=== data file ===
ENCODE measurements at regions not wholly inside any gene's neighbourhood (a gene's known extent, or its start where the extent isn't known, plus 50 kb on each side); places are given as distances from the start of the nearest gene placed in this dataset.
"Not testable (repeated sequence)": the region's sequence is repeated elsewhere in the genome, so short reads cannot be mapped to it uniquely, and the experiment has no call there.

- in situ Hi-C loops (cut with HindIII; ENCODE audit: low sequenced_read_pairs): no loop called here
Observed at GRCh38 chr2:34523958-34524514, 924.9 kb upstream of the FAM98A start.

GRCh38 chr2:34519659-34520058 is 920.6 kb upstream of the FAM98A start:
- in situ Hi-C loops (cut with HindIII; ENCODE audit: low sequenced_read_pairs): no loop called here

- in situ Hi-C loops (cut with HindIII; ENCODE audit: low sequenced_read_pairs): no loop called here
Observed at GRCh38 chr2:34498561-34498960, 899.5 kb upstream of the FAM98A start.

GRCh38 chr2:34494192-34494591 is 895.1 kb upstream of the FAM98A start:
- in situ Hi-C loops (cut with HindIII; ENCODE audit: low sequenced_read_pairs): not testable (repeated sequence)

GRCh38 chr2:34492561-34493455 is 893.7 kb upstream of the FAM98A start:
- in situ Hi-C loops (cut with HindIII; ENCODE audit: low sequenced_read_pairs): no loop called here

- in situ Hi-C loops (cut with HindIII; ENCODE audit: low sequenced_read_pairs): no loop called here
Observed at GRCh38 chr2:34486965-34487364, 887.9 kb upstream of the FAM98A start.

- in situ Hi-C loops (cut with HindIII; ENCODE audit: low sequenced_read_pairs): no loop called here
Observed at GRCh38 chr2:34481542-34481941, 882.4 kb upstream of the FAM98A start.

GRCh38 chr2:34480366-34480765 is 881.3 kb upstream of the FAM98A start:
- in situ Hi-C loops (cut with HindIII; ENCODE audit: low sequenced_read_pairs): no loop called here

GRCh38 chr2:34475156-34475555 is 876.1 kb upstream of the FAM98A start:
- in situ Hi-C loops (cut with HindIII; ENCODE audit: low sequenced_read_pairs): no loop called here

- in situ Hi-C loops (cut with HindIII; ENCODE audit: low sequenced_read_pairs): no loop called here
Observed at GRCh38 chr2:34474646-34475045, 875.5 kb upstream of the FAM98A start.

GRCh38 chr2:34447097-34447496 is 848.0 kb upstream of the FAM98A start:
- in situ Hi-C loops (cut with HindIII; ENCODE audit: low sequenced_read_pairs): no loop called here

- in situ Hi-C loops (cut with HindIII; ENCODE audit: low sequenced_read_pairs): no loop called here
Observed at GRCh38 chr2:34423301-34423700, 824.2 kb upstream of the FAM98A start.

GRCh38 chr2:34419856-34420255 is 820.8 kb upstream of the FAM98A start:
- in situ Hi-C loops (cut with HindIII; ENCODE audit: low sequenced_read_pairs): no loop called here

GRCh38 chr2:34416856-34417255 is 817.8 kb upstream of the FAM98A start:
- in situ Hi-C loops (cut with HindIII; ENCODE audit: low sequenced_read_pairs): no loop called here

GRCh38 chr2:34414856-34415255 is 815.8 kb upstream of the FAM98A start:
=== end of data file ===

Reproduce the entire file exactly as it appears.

ENCODE measurements at regions not wholly inside any gene's neighbourhood (a gene's known extent, or its start where the extent isn't known, plus 50 kb on each side); places are given as distances from the start of the nearest gene placed in this dataset.
"Not testable (repeated sequence)": the region's sequence is repeated elsewhere in the genome, so short reads cannot be mapped to it uniquely, and the experiment has no call there.

- in situ Hi-C loops (cut with HindIII; ENCODE audit: low sequenced_read_pairs): no loop called here
Observed at GRCh38 chr2:34523958-34524514, 924.9 kb upstream of the FAM98A start.

GRCh38 chr2:34519659-34520058 is 920.6 kb upstream of the FAM98A start:
- in situ Hi-C loops (cut with HindIII; ENCODE audit: low sequenced_read_pairs): no loop called here

- in situ Hi-C loops (cut with HindIII; ENCODE audit: low sequenced_read_pairs): no loop called here
Observed at GRCh38 chr2:34498561-34498960, 899.5 kb upstream of the FAM98A start.

GRCh38 chr2:34494192-34494591 is 895.1 kb upstream of the FAM98A start:
- in situ Hi-C loops (cut with HindIII; ENCODE audit: low sequenced_read_pairs): not testable (repeated sequence)

GRCh38 chr2:34492561-34493455 is 893.7 kb upstream of the FAM98A start:
- in situ Hi-C loops (cut with HindIII; ENCODE audit: low sequenced_read_pairs): no loop called here

- in situ Hi-C loops (cut with HindIII; ENCODE audit: low sequenced_read_pairs): no loop called here
Observed at GRCh38 chr2:34486965-34487364, 887.9 kb upstream of the FAM98A start.

- in situ Hi-C loops (cut with HindIII; ENCODE audit: low sequenced_read_pairs): no loop called here
Observed at GRCh38 chr2:34481542-34481941, 882.4 kb upstream of the FAM98A start.

GRCh38 chr2:34480366-34480765 is 881.3 kb upstream of the FAM98A start:
- in situ Hi-C loops (cut with HindIII; ENCODE audit: low sequenced_read_pairs): no loop called here

GRCh38 chr2:34475156-34475555 is 876.1 kb upstream of the FAM98A start:
- in situ Hi-C loops (cut with HindIII; ENCODE audit: low sequenced_read_pairs): no loop called here

- in situ Hi-C loops (cut with HindIII; ENCODE audit: low sequenced_read_pairs): no loop called here
Observed at GRCh38 chr2:34474646-34475045, 875.5 kb upstream of the FAM98A start.

GRCh38 chr2:34447097-34447496 is 848.0 kb upstream of the FAM98A start:
- in situ Hi-C loops (cut with HindIII; ENCODE audit: low sequenced_read_pairs): no loop called here

- in situ Hi-C loops (cut with HindIII; ENCODE audit: low sequenced_read_pairs): no loop called here
Observed at GRCh38 chr2:34423301-34423700, 824.2 kb upstream of the FAM98A start.

GRCh38 chr2:34419856-34420255 is 820.8 kb upstream of the FAM98A start:
- in situ Hi-C loops (cut with HindIII; ENCODE audit: low sequenced_read_pairs): no loop called here

GRCh38 chr2:34416856-34417255 is 817.8 kb upstream of the FAM98A start:
- in situ Hi-C loops (cut with HindIII; ENCODE audit: low sequenced_read_pairs): no loop called here

GRCh38 chr2:34414856-34415255 is 815.8 kb upstream of the FAM98A start: